6) The edge detection camera code was functional and the code calculated the position of the origin by comparing picture taken by the camera, and comparing the pixel lengths. The edge detection however was off by about 0.3 which is about 1mm in actual length. In order to improve the accuracy of the machine a higher resolution camera must be used.

Project Resources

Video –

Preliminary Design Document –

Preliminary Project Plan –



Blog Posts:

Code Files:

3Dot BOM:

Servos BOM:

GCode Commands:

3Dot 3D print File:

3Dot Board:

Ace Converter:



Me Uno Shield:

Meeting Minutes:


SolidWorks Files:


All Files:

Instructional Manual:

Project Libre Schedule:

Verification and Validation:




Fall 2016 Solar Panels: The Solar Panel Sandwich (the “Encapsulation”)

By Ridwan Maassarani (Design and Manufacturing)

Approved by Inna Echual (Project Manager)


In order to secure the cells onto the panel, one must consider the way of “sandwiching” the cells onto place. A rubber substrate was used for insulating the solar cells from the aluminum sheet. Here, I will review the “sandwich” method of encapsulation.

PV Back Sheet [1]

The first substrate considered was PV Back Sheet, which can be bought from aliexpress. This could reduce the thickness of the overall layers and, as explained by Dunmore, a supplier of solar panel material, “the PV back sheet is a photovoltaic laminate that protects the PV module from UV, moisture and weather while acting as an electrical insulator. DUN-SOLAR™ PV back sheets are available in a variety of constructions for both traditional rigid PV modules, like the one shown above, as well as thin film PV modules and solar power concentrators.”

EVA Layer [1][2]

Next, there’s the EVA layer, and according to Dunmore is a “thermoplastic containing ethylene vinyl acetate which is used to encapsulate the photovoltaic cells.” EVA encapsulation might not be the way to go since it needs to be heated which renders the cells inaccessible. And the cells need to be serviceable as part of our project requirement. For our panels, I took a couple of sticker paper and laser cut individual square cut outs to place each cells in its cavity and then when the acrylic is attached, there would be not visual gap between the cells and the acrylic. This did not work since I did not make my sticker paper thick enough. I modeled the shape I needed using Solidworks to ensure every cell in our current design had a cavity to sit in. Then I generated the dxf file that would then be used by the laser machine to cut the sticker paper, as shown in Figure 1.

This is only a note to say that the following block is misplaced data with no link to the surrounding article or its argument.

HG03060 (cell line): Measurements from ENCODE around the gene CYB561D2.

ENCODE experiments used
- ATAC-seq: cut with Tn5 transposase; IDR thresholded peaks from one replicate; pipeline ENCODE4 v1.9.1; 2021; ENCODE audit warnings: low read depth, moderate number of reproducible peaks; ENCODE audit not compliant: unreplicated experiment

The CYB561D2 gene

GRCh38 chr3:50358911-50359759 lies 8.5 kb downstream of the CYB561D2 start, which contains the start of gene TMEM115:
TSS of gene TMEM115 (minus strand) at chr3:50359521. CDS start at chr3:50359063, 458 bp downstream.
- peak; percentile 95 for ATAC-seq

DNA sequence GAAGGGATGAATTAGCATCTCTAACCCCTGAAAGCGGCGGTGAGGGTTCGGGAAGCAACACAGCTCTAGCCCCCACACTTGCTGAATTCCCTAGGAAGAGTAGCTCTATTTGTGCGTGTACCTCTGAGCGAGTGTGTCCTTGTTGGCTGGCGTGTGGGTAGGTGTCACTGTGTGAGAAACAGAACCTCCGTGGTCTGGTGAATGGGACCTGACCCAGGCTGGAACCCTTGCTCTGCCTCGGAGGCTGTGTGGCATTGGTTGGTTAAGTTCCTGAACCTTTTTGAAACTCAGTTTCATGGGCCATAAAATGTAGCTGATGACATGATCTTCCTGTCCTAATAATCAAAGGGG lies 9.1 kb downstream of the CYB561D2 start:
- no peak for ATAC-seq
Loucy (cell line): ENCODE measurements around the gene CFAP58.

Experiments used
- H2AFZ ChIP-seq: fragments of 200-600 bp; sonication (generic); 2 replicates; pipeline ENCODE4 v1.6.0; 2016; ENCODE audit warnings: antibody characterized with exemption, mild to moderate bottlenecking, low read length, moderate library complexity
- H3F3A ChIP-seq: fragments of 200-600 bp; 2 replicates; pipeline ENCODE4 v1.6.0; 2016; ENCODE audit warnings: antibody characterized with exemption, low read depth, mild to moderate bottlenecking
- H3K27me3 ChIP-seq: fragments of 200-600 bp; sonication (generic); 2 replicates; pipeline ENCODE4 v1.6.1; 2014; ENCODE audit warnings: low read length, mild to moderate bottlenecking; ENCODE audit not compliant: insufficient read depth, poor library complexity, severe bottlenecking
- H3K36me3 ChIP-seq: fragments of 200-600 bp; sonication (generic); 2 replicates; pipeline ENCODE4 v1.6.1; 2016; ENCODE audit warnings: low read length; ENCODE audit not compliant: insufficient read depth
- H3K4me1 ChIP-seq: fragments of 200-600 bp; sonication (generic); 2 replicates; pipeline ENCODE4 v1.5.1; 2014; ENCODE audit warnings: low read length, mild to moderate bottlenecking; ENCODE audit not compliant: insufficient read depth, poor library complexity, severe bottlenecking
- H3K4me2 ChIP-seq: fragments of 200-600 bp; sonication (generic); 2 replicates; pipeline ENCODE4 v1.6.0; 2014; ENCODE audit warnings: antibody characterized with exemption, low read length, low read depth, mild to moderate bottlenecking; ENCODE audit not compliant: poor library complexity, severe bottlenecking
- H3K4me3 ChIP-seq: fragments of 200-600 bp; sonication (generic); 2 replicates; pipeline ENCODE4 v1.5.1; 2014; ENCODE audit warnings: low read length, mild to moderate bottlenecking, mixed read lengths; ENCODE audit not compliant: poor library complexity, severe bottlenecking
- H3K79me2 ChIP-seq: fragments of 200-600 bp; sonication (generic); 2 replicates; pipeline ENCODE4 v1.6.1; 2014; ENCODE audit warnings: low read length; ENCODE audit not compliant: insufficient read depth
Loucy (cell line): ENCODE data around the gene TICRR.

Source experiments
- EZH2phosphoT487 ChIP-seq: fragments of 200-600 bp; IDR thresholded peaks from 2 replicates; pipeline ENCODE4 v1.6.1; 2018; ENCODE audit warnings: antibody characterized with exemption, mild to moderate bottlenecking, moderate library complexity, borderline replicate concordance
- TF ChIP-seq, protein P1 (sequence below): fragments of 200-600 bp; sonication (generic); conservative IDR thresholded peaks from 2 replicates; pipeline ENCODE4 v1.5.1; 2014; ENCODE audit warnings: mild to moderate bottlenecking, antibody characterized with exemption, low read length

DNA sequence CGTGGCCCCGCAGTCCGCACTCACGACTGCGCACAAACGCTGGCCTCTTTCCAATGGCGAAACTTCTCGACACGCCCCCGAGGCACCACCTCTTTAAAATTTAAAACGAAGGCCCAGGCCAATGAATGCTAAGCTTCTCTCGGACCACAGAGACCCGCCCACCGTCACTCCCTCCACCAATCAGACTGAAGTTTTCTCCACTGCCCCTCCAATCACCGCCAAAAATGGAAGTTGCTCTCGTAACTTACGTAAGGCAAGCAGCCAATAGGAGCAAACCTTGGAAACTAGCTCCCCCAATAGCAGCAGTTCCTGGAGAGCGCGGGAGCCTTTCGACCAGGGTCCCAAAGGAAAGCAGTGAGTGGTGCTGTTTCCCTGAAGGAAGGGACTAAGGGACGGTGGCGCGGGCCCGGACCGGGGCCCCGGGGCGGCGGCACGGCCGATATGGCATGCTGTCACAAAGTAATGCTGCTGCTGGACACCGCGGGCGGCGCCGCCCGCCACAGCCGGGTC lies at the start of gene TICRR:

Figure 1: Sticker Paper

Then comes the EPE insulations which is an extra layer of insulation, protecting the PV cells from being damaged from additional voltage seeping into the cells and damaging them.

Finally, there’s glass, which was substituted with acrylic in our final product which based on a PDF document written by Arkema, a leading specialty chemicals and advanced materials company says that it transmits 92% of the suns light striking it at the perpendicular.

The entire sandwiching process can be seen in Figure 2.


Figure 2: Sandwich Process


[1] Solar Back Sheet:

[2] Eva Film:

[3] Plexiglass:

2016 Spring: 3DoT David Final Project Blog Post

By 3DoT David team:

Omar Mouline                                 (Project Manager)

Christopher Hirunthanakorn          (Missions, Systems and Test Engineer)

Kent Hayes                                    (Electronics and Control Engineer)

Andrew Saprid                               (Manufacturing and Design Engineer)

Executive sumary

One of the 3Dot David project objectives was to build a small-sized spider bot that can walk using two motors. When the project was assigned to us, we did research on different movement mechanisms in order to choose the one that best suits our requirements. The research results can be found on this blog post: Spider Bot Different Mechanism Research

Project Objectives